Victims of the violence committed by the Russian military against Ukrainian children will begin to testify en masse when they see that the perpetrators are punished, and Ukraine relies on the world's help in establishing justice in this matter. This was stated by First Lady Olena Zelenska in an interview with CBS during her visit to the United States.
The President's wife, in particular, emphasized that Russian crimes against Ukrainian children are deliberate intimidation.
"There are so many of them that these cannot be isolated cases, this is deliberate intimidation. When you tell the world that our Prosecutor General's Office is investigating 231 cases of sexual violence committed by the Russian military, that there are 13 children among the victims: 12 girls and one boy, and that the youngest victim was only 4 years old, you see sheer horror in the eyes of the audience. But this is not enough. There must be punishment. Victims will not start testifying en masse until they see that there is justice," the First Lady said.
She spoke about more than 19,000 children abducted by Russia (these are only those who are known for certain) and how Ukraine is forced to turn to free nations to speed up their return.
Olena Zelenska also emphasized the importance of psychological rehabilitation of Ukrainians after what they experienced during the war and spoke about the All-Ukrainian Mental Health Program.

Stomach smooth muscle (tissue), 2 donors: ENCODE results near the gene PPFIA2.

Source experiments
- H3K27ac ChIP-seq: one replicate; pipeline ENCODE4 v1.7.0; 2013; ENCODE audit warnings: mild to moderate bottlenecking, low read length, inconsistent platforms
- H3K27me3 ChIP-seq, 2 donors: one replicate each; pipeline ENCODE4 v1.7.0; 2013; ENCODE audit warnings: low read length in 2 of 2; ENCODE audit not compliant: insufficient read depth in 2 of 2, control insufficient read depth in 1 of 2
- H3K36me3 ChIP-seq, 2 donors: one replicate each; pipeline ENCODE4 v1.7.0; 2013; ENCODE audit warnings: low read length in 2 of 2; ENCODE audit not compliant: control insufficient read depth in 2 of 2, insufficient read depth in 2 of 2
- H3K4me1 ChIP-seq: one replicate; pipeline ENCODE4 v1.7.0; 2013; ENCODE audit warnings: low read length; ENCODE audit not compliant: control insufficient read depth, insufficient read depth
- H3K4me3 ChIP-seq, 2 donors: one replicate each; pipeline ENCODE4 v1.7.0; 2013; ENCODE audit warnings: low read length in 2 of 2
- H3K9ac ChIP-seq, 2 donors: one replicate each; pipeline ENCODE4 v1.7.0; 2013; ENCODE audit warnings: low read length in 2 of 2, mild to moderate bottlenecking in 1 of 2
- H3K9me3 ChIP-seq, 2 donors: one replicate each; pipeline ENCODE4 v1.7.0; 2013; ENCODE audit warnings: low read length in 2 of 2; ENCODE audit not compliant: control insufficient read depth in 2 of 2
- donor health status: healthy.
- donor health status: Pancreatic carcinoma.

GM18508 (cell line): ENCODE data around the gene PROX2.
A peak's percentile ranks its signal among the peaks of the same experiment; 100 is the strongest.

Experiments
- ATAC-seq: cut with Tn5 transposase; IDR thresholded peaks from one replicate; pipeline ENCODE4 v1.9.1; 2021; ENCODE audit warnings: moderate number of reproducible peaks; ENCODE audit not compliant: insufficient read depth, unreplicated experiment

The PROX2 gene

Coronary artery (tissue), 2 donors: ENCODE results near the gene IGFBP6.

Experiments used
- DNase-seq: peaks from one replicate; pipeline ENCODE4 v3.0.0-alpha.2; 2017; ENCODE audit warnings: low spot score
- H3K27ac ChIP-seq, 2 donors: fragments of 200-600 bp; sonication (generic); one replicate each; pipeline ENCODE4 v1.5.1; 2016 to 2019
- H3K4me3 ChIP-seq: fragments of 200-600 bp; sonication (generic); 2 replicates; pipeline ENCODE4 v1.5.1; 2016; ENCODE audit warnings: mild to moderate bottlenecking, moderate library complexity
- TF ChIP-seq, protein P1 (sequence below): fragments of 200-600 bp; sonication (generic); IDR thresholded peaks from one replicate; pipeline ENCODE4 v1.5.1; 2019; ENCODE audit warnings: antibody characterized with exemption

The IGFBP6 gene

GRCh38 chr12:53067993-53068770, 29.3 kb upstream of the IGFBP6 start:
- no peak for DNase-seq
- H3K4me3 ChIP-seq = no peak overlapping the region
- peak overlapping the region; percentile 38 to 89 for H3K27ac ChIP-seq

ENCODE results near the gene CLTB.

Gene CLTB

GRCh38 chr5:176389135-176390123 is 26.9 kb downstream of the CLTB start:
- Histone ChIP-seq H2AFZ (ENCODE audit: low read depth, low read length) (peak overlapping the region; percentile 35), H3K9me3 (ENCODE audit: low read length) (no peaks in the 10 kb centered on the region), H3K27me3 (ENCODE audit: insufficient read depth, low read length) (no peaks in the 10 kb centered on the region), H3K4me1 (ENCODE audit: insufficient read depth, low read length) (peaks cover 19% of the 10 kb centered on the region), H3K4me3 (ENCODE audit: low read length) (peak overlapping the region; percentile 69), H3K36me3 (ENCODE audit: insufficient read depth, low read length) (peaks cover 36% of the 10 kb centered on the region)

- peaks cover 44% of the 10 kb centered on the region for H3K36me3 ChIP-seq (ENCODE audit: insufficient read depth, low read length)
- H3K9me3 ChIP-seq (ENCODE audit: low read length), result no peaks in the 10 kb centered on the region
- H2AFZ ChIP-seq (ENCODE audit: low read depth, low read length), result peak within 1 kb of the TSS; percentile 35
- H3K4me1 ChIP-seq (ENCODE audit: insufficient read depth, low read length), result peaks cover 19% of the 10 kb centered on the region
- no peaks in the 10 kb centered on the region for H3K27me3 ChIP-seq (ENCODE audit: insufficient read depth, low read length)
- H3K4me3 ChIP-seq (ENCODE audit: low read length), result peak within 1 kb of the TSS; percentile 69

"We have a huge need for psychologists and psychotherapists. At the same time, Ukrainian doctors gain such powerful experience in extremely difficult conditions that they can share it themselves. The international best practices we borrowed from our partners had to be improved to the point where the program became unique. And now our specialists will be able to share their unique experience," the President's wife said.
The First Lady informed of the activities of the Olena Zelenska Foundation in terms of humanitarian, educational and medical assistance to Ukrainians.
She also focused on her cultural diplomacy projects, including the opening of Ukrainian bookshelves in the world's libraries and the launch of audio guides in Ukrainian at major tourist attractions.
"Culture makes us who we are. If you destroy culture, it will be easier to destroy people. For a long time, numerous manifestations of our culture were considered Russian, it was colonization. Now we are decolonizing our culture. Unfortunately, the world knows little about it. We are fixing this now. We have a lot to show the world to tell them who we are, what we love, what we think about," Olena Zelenska summarized.